May 13, 2014
The Personal Social Services Research Unit (PSSRU) at the University of Kent has just reported on its research findings at a recent Shared Lives event, exploring whether the Shared Lives service could be a potential option for older people. They reported on the lessons learnt and the future prospects for this service, in an area that has received little research until now. The event took place on the 25th April in London and was well attended by Shared Lives practitioners, Local Authority service commissioners, Shared Lives Plus representatives, Shared Lives carers and service users.
As the State of Shared Lives in England 2014 report states “Shared Lives offers a flexible, person-centred solution to housing, care and support needs for older and disabled people, giving people the opportunity to share family and community life with a Shared Lives carer.”
Shared Lives is not a new concept. At the event were those who had been working with the scheme since the 1970s, when it was mainly geared for people with learning disabilities. However, in recent years the service has looked to expand to support older people too. It is the feasibility of offering Shared Lives for older people that has been the focus of this research.
The research findings overwhelmingly demonstrated that Shared Lives was a greatly appreciated service. 74% of Shared Lives users rated their overall quality of life as good or very good. Survey responses demonstrated this further with one commenting that “being made to feel part of a family gives me confidence and a feeling of being wanted and not alone.” Another said “it’s a lifeline – it’s contact – it’s help to live – it’s support and very valuable.” At the launch event, an elderly service user who has benefitted from the Shared Lives scheme, gave a very moving testimony as to how their Shared Lives carer has helped her and her husband remain in their own home.
The research demonstrated the wide variety of options Shared Lives can deliver for older people ranging from:
- Long-term residential care
- Day time arrangements
- Respite/short breaks
- Outreach/kinship support
Findings showed there is support for the expansion of the Shared Lives service for older people. Providing average costs for the establishment of these schemes have been difficult to quantify given the varied size and structures of the schemes in place across the country. Likely future demand for the service has been examined using the Delphi process and reporting on these findings will follow shortly.
Details from three Shared Lives case studies were presented from Oxford, Leeds and Kent, all of whom have been developing a Shared Lives service for older people. Representatives from each of these areas were present and able to offer invaluable insights. Staff from Kent offered an interesting perspective as their scheme has only recently been established and they were able to feedback on the challenges they have faced in setting up this new service. Discussions centred on exploring the most effective ways to raise awareness for Shared Lives and what it can offer to both clients and carers.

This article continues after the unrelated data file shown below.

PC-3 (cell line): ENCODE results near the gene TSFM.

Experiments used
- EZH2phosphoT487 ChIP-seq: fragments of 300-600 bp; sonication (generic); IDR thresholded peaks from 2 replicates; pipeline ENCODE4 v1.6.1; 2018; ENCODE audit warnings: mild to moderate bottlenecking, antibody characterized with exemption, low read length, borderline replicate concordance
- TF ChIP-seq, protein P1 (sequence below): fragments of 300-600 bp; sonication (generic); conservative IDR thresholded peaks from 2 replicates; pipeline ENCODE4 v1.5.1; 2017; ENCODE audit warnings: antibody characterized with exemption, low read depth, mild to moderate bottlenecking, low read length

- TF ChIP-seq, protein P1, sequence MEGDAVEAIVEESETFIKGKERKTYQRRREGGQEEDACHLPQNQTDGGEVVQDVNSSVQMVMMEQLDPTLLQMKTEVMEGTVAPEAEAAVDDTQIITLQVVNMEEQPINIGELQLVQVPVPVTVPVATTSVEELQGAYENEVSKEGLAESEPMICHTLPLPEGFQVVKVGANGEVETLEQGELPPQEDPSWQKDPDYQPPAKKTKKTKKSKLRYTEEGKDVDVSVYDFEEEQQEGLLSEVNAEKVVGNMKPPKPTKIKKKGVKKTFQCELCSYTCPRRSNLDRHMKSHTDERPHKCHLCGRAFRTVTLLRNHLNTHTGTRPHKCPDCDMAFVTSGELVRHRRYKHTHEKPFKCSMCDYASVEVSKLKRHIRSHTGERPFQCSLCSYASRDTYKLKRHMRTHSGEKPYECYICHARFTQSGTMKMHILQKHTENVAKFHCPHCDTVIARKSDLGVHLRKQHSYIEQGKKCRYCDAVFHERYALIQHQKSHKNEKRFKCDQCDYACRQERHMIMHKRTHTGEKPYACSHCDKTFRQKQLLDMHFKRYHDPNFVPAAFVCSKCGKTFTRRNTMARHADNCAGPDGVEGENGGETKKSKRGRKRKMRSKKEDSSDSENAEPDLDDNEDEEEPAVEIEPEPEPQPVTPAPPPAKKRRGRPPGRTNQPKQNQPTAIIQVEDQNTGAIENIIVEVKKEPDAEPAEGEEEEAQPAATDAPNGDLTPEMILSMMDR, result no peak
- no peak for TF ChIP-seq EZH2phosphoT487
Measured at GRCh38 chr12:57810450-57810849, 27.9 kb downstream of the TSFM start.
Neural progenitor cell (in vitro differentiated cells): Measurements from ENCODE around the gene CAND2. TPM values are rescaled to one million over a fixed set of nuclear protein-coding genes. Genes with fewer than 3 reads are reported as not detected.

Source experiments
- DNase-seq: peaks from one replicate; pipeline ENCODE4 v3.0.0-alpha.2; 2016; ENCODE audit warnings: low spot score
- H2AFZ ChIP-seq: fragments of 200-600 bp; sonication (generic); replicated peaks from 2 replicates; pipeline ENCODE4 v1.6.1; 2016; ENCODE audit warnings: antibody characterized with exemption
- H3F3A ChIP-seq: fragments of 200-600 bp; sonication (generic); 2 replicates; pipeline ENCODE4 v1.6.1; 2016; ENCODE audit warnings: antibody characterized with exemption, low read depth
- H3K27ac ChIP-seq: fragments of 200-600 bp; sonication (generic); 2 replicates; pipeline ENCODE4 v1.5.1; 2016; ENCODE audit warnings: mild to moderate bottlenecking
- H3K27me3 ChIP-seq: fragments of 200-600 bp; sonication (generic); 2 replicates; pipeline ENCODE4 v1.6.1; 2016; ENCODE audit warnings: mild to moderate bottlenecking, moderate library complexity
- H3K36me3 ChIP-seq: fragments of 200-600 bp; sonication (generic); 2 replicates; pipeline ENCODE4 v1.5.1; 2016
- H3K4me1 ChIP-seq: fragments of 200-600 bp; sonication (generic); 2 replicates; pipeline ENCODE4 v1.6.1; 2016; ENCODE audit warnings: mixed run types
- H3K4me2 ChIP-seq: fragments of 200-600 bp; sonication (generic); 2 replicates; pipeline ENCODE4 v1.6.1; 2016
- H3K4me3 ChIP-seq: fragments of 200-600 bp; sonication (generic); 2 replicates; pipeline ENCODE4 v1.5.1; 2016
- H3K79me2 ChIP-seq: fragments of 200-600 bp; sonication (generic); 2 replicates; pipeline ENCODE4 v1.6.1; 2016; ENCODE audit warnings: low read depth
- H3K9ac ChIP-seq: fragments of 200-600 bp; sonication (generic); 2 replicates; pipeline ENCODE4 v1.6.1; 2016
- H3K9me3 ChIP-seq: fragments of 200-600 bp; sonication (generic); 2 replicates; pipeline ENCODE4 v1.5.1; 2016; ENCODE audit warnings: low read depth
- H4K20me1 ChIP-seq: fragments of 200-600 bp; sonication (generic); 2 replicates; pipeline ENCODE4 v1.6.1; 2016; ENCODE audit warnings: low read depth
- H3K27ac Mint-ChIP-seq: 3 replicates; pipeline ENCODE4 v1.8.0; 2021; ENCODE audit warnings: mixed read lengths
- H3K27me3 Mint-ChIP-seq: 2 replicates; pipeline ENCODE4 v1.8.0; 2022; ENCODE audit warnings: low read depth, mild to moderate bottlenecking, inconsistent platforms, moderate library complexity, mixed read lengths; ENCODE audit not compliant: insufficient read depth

Barriers for the potential expansion of Shared Lives for older people have been highlighted by the research and these include:
- Lack of awareness of Shared Lives
- Lack of availability of carers with appropriate accommodation/skills
- Local Authority restructuring, budget pressures and structures
- Familiarity with other more traditional social care services
- Eligibility criteria
- Perceptions of safety and acceptability
The research also highlighted many opportunities for how the service can be expanded further including:
- Raising awareness of Shared Lives within Social Work teams
- Active promotion of Shared Lives, such as through Shared Lives Weeks
- Training for Shared Lives carers to support those with more complex needs
- Clear direction from senior management
- Taking advantage of opportunities from the Care Bill and its personalisation agenda
PSSRU researchers are determined to maximise the impact of this research and a part of that strategy included the recent launch event. A number of articles will be published reporting on these findings in much more detail. Shared Lives research web pages are also planned for release in the next few months. Look out for further blog posts highlighting this work.
This research has been conducted at a time when Shared Lives was not a widely known or used service, which has inevitably made sample sizes small and therefore limited the statistical reliability of the conclusions. However, what this research has done is provide an excellent baseline from which to measure future expansion of the service. Over the two years of this research project, Shared Lives Plus has grown considerably. Shared Lives Plus is the UK network for family-based and small-scale ways of supporting adults. They have recently received funding from the Big Lottery Fund and Nesta to support their ambition of doubling the size of Shared Lives in the next five years. Their web pages contain a wealth of information about what they offer.
This research project was funded by the NIHR School for Social Care Research. The views expressed within this post are those of the authors and do not necessarily reflect those of the NIHR School for Social Care Research or the Department of Health.